Bersin Confirms Turnaround in Corporate Learning Spend

On Monday, Bersin & Associates released a study, The Corporate Learning Factbook 2011: Benchmarks, Trends and Analysis of the U.S. Training Market detailing the recent upswing of corporate spending on learning, with a specific increase in learning technology.

I believe that here are two conflicting drivers influencing this trend: 1.) Training groups are still under pressure to cut costs or be cut because they are not seen as core competency. And yet… 2.) Companies need to grow the capabilities of their people or they will not be able to compete. The solution to both of these problems is to remove the bottlenecks of effective and efficient learning implementation. This involves thoughtful adoption of tools and business-based decision making on learning strategy and management. This explains the increase in learning technology spend.

It will be interesting to see if this dynamic increases the pressure on learning functions to produce learning analytics to show ROI for that increased spend.


2 thoughts on “Bersin Confirms Turnaround in Corporate Learning Spend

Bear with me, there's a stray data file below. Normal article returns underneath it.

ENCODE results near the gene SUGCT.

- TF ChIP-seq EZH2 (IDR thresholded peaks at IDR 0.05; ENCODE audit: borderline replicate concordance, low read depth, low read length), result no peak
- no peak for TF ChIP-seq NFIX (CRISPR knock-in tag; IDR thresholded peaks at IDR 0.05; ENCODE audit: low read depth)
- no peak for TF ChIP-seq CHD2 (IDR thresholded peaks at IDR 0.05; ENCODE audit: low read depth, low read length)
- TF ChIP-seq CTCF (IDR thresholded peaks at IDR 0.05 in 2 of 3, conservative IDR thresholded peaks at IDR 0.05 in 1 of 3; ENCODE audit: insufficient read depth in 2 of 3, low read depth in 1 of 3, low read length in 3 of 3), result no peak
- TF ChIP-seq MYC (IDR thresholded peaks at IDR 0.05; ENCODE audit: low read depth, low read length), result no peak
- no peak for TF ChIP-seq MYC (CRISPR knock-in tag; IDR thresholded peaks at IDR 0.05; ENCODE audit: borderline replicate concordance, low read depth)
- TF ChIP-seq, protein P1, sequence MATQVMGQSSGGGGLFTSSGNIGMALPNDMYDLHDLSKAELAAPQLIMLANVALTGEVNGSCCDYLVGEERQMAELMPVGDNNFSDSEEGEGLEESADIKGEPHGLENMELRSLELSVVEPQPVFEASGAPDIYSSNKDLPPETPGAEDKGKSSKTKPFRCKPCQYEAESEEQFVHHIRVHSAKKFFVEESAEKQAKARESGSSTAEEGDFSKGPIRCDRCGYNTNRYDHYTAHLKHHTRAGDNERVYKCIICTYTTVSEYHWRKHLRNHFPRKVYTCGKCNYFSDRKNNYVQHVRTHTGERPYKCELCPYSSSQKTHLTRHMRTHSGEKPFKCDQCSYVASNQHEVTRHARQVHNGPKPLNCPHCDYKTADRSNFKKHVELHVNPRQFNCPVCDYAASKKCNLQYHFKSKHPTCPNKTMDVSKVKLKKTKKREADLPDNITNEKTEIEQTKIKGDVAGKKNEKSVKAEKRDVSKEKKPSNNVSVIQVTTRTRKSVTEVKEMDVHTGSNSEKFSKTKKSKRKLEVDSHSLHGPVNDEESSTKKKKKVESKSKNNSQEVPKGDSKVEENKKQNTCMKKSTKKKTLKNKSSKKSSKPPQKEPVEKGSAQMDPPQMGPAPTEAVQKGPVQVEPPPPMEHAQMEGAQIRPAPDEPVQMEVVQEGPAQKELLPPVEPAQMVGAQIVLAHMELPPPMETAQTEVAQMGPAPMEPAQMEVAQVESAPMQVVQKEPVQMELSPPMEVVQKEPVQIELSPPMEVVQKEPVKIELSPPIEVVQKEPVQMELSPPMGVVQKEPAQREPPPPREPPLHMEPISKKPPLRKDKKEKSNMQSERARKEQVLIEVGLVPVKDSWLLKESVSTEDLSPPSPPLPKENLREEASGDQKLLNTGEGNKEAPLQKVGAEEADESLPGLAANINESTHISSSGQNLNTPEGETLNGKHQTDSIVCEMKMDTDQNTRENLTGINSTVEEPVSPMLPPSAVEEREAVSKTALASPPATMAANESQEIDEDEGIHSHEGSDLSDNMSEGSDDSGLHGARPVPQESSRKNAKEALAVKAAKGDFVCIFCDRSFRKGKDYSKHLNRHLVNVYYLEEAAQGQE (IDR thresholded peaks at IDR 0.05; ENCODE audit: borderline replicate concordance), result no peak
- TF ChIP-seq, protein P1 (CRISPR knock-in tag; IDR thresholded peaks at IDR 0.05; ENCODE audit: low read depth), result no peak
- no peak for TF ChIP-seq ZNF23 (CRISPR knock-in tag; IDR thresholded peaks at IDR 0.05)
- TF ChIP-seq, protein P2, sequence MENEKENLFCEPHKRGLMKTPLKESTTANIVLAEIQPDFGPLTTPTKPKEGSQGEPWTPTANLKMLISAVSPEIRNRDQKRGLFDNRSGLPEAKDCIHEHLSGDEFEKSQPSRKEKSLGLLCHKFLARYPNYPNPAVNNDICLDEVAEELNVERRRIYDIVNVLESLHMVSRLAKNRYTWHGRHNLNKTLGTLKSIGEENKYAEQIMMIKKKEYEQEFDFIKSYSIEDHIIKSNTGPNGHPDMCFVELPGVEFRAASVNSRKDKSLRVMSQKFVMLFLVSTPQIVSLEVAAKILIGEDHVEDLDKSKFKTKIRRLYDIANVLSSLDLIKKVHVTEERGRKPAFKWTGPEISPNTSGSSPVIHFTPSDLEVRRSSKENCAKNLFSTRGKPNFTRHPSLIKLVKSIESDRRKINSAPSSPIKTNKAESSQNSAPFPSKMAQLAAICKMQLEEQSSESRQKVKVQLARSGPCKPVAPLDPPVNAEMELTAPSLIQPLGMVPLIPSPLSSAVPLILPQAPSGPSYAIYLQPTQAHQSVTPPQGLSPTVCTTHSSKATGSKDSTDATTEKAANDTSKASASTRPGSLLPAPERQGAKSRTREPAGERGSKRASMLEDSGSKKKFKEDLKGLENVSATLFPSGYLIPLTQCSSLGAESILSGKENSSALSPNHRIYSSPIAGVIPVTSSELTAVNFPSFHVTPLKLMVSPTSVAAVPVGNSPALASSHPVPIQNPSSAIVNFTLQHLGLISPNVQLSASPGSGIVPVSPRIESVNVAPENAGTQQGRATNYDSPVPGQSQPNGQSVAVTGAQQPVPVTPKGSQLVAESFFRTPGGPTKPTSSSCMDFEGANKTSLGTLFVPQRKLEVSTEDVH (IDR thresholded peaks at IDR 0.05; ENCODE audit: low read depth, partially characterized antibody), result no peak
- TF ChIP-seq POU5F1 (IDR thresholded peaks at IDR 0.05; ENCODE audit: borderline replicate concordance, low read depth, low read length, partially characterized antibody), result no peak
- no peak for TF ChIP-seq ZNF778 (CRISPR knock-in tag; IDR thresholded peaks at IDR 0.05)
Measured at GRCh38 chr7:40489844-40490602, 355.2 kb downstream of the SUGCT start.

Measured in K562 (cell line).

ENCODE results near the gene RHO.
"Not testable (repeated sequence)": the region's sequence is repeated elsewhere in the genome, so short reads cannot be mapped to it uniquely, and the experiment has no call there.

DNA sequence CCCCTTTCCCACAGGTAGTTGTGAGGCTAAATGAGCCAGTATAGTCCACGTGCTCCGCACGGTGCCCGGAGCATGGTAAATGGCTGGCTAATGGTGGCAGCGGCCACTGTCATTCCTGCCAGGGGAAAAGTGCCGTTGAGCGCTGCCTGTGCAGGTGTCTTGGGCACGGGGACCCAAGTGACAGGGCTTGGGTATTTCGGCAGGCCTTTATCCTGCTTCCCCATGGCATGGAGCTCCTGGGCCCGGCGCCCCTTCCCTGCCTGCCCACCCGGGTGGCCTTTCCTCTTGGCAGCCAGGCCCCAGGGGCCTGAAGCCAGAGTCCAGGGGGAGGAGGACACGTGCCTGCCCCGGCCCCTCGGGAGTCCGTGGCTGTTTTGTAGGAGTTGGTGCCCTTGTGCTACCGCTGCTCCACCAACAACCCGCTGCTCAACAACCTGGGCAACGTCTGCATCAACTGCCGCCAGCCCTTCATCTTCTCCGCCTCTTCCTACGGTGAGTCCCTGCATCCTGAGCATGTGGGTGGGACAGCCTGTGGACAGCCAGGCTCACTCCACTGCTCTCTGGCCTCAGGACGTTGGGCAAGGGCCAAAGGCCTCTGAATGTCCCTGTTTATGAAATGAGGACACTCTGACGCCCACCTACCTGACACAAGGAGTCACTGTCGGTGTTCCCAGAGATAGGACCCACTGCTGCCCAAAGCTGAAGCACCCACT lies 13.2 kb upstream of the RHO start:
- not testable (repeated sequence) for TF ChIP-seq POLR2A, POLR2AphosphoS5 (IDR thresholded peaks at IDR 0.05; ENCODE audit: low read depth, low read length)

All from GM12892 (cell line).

1. Adam

    It is interesting to see that L&D seems to follow the trends of the wider economy – as the private sector picks up (at least in the US, if not the UK) more employees and more confidence drive investment back into training. I guess this suggest a lot of L&D is still reactive rather than being used as a lever to drive economic growth (at least be the majority of companies).

    I’d also pick up on the key point the study makes re: ‘Informal Methods Fuel Innovation in
    Learning’. I’d suggest this is good news for learners …driving more ‘just in time’ rather than ‘just in case’ learning, and acknowledging that however grade the formal ‘curriculum’ offered within the workplace, most vocational learning happens informally ‘on-the-job’.

    Equally, it also continues to challenge those involved in L&D – whether it is concerns over the security of learners accessing YouTube and similar sites from work PCs, or capturing the learning achievements of the workforce that cannot be neatly packaged and recorded via a LMS


    • John,

      You make some interesting points. There is a real concern about L&D being reactive vs being a method of growth. The problem is that L&D requires resources, both in development and delivery of content and the time it takes learners to access that content. For formal learning programs L&D is subject to the willingness of senior management to spend those resources. For informal learning, there is still the time spent by learners that needs to be accounted for. Without solid measures of the success of informal learning, will learners be rewarded for spending the time? I think the goal is to find a way to measure the success of informal learning by blending it with formal guidance of learning objectives so that learners and senior management can be encouraged to promote informal learning.


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